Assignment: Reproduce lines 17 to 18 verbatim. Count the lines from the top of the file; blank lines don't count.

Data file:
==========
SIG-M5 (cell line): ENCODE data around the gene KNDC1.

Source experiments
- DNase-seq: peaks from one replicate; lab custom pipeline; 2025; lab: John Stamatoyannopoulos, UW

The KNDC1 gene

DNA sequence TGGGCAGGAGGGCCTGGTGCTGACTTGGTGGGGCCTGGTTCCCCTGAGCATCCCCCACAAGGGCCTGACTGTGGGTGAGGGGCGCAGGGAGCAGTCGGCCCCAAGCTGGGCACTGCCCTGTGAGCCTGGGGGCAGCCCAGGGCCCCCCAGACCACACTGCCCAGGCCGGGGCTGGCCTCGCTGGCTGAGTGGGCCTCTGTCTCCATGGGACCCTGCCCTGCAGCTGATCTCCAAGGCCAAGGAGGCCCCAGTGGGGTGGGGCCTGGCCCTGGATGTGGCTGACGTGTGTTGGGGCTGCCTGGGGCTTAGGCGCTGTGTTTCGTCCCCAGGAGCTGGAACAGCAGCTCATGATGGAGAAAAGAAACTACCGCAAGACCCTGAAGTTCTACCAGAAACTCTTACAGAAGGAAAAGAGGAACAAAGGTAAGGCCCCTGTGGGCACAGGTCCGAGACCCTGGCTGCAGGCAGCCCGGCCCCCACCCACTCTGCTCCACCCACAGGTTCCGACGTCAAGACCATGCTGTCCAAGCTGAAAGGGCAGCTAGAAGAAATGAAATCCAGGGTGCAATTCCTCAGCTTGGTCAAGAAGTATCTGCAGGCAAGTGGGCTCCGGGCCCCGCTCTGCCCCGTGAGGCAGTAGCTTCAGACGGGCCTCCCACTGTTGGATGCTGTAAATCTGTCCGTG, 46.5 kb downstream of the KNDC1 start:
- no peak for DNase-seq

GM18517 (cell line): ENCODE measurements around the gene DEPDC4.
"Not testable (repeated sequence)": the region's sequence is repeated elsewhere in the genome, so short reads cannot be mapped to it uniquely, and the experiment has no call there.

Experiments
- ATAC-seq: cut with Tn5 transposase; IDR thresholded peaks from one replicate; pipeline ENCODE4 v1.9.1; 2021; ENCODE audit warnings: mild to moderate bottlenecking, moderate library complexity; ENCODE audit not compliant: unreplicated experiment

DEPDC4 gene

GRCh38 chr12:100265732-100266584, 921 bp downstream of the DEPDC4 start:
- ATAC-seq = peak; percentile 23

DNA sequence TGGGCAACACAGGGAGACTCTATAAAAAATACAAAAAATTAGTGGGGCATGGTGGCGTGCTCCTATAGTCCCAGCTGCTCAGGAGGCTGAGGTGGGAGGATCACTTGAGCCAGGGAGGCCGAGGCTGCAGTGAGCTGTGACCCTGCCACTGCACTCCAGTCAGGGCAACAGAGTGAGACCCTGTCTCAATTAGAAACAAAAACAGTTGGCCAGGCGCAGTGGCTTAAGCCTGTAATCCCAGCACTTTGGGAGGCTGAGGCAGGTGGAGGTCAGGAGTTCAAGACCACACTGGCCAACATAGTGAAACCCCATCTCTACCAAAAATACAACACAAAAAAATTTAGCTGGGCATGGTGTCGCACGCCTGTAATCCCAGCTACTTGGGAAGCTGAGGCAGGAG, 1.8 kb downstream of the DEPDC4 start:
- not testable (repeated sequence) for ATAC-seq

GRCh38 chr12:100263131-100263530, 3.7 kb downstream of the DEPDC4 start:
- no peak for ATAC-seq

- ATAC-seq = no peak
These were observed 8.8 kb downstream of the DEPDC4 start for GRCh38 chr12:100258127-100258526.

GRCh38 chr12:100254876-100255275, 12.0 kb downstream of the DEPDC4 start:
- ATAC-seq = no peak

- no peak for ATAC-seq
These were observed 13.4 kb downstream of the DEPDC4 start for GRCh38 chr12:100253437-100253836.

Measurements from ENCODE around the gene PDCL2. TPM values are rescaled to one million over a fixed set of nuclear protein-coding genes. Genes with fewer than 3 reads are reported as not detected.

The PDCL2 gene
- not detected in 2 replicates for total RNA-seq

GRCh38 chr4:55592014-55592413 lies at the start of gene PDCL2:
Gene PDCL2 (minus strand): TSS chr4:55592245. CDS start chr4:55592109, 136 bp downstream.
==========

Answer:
- no peak for ATAC-seq

- ATAC-seq = no peak